over time. I’ve worked with many dedicated,
    conscientious handlers of affected
    dogs over the years. It is important to
    understand the handler is not responsible
    for the development of ETS. It is not
    due to inadequate training, and training
    is not going to solve it. Repeated jump
    grids or other drills can actually worsen
    the problem because the dogs cannot
    respond as expected. If presented with
    jumping challenges they are incapable
    of solving, the dogs get discouraged and lose confidence, making matters worse.
    Often the last thing you should do is try
    to “fix” ETS because the more you obsesses
    about the problem, the more worried
    the dog gets. Indeed, because stress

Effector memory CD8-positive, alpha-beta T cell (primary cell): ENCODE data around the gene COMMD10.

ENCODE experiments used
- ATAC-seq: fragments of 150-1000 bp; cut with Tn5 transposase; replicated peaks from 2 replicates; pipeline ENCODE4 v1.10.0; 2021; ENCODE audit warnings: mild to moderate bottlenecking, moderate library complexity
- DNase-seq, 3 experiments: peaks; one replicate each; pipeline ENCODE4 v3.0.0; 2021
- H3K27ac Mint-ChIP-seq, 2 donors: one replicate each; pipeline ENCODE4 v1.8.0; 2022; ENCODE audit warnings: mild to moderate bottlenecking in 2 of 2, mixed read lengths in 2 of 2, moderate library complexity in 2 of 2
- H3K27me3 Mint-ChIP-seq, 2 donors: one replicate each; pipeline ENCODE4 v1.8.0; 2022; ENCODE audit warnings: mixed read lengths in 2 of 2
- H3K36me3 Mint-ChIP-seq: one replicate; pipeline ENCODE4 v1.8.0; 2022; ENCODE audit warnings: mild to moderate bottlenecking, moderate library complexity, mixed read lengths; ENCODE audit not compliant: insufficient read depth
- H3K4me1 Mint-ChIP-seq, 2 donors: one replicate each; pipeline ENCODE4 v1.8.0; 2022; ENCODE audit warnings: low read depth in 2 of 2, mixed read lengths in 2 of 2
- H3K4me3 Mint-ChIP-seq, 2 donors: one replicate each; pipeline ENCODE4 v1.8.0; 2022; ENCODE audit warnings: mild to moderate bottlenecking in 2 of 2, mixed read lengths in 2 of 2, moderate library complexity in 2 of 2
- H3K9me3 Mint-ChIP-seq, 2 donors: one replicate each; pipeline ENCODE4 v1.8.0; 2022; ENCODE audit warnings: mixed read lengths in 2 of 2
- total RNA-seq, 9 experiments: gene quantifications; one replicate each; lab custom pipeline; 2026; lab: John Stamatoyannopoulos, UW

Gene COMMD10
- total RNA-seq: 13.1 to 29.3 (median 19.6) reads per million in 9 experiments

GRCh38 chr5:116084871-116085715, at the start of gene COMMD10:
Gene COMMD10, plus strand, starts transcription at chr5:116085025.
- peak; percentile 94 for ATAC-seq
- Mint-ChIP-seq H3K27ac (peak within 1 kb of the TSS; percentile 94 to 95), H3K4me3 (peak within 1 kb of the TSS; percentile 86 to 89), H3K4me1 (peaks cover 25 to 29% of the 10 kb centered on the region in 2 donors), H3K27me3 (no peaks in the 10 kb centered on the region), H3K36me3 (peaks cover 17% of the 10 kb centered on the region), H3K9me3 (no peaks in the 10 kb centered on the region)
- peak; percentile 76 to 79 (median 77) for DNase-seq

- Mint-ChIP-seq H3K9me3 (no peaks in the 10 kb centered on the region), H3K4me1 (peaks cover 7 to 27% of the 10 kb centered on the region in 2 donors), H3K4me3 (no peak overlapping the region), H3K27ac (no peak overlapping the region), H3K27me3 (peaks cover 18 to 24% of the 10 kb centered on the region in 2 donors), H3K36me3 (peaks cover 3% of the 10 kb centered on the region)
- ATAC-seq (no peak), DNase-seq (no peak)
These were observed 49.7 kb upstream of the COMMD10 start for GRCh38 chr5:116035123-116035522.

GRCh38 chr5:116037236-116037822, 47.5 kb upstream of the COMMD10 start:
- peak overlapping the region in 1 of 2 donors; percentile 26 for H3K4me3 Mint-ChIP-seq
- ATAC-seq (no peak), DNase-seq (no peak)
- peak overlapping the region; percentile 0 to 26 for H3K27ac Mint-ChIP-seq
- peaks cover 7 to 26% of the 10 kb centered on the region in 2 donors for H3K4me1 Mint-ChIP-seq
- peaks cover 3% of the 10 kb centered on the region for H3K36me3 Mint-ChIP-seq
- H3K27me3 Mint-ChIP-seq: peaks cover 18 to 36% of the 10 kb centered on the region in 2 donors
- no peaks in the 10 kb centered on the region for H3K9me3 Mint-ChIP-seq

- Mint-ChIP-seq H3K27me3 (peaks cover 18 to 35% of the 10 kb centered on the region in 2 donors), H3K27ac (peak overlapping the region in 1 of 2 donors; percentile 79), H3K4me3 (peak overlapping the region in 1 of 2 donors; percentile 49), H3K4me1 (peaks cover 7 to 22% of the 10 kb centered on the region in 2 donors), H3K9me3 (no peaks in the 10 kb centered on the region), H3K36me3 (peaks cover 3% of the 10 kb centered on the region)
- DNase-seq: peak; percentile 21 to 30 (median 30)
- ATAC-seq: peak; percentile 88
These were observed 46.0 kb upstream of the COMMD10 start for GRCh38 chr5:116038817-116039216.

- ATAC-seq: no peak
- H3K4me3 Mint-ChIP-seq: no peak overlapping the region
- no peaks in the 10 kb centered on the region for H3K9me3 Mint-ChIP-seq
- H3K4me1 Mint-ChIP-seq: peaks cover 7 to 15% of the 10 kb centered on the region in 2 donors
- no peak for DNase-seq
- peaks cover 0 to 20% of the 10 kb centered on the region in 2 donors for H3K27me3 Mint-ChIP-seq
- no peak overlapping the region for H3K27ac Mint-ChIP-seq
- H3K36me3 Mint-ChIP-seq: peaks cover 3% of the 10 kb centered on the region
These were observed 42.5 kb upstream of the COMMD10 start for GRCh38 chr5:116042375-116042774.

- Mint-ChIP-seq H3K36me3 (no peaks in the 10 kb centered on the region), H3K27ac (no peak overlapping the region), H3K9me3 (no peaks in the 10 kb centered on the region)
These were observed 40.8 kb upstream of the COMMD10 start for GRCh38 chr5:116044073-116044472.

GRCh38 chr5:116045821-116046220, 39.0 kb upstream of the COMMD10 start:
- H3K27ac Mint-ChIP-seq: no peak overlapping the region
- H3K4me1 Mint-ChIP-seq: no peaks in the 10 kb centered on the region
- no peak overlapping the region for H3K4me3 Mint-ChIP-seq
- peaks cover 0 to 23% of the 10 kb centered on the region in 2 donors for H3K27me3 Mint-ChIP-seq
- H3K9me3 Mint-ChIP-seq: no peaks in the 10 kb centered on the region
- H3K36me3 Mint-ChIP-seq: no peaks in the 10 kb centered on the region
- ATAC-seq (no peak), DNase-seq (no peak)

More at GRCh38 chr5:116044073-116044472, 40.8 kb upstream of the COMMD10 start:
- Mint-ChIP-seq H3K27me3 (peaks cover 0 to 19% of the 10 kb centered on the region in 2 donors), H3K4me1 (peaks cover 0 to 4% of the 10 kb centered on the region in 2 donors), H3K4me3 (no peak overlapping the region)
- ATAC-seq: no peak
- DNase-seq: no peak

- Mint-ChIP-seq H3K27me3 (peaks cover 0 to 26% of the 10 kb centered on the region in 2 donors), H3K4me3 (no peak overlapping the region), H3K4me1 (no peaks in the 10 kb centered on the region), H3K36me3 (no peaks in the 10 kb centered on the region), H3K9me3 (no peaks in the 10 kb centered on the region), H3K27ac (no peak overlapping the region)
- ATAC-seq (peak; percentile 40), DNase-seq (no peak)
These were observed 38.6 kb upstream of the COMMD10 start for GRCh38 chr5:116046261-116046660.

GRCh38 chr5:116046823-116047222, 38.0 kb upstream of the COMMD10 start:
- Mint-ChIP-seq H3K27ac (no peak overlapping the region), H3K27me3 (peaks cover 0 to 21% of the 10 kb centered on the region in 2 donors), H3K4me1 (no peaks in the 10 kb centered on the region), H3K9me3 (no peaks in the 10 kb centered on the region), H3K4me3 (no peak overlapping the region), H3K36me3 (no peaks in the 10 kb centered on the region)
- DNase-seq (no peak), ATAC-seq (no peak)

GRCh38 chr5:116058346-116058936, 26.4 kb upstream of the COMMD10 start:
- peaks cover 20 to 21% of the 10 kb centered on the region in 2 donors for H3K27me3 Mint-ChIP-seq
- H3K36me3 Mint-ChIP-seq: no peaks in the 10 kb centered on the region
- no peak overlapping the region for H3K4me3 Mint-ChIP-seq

can exacerbate the problem, some dogs
    have been treated with anti-anxiety medications.
    To my knowledge, this has not
    been of much benefit unless the dog has
    other unrelated behavioral issues.

    Reply

    • First, let me say that I am stating my own personal opinion 🙂

      However, I will note that in the next paragraph, Linda goes on to say
      “Although training does not improve early takeoff syndrome in the long term, there are some things that can be done to help the dog in the early stages. It is important for the dog to learn to focus on where the actual jump is.”

      She lists several exercises and then concludes: